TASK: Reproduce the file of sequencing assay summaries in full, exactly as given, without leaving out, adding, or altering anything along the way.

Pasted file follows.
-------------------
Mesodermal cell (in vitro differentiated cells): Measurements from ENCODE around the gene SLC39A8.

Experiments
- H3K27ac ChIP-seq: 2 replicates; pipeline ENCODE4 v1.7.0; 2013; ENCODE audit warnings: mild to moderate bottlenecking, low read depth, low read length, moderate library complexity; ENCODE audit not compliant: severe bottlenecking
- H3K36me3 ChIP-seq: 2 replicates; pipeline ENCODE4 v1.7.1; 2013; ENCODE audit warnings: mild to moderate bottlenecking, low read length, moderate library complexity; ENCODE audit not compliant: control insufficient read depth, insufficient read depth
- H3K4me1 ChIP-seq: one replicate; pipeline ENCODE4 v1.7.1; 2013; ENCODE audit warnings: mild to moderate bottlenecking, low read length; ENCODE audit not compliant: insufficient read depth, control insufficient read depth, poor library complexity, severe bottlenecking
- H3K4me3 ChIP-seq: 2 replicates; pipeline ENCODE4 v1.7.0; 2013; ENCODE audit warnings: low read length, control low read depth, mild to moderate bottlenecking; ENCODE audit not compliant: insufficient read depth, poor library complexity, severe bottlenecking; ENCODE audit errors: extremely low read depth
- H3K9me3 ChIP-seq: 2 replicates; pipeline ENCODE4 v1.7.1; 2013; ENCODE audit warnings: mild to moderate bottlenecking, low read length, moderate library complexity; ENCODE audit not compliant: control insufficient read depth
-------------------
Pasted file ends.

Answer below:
Mesodermal cell (in vitro differentiated cells): Measurements from ENCODE around the gene SLC39A8.

Experiments
- H3K27ac ChIP-seq: 2 replicates; pipeline ENCODE4 v1.7.0; 2013; ENCODE audit warnings: mild to moderate bottlenecking, low read depth, low read length, moderate library complexity; ENCODE audit not compliant: severe bottlenecking
- H3K36me3 ChIP-seq: 2 replicates; pipeline ENCODE4 v1.7.1; 2013; ENCODE audit warnings: mild to moderate bottlenecking, low read length, moderate library complexity; ENCODE audit not compliant: control insufficient read depth, insufficient read depth
- H3K4me1 ChIP-seq: one replicate; pipeline ENCODE4 v1.7.1; 2013; ENCODE audit warnings: mild to moderate bottlenecking, low read length; ENCODE audit not compliant: insufficient read depth, control insufficient read depth, poor library complexity, severe bottlenecking
- H3K4me3 ChIP-seq: 2 replicates; pipeline ENCODE4 v1.7.0; 2013; ENCODE audit warnings: low read length, control low read depth, mild to moderate bottlenecking; ENCODE audit not compliant: insufficient read depth, poor library complexity, severe bottlenecking; ENCODE audit errors: extremely low read depth
- H3K9me3 ChIP-seq: 2 replicates; pipeline ENCODE4 v1.7.1; 2013; ENCODE audit warnings: mild to moderate bottlenecking, low read length, moderate library complexity; ENCODE audit not compliant: control insufficient read depth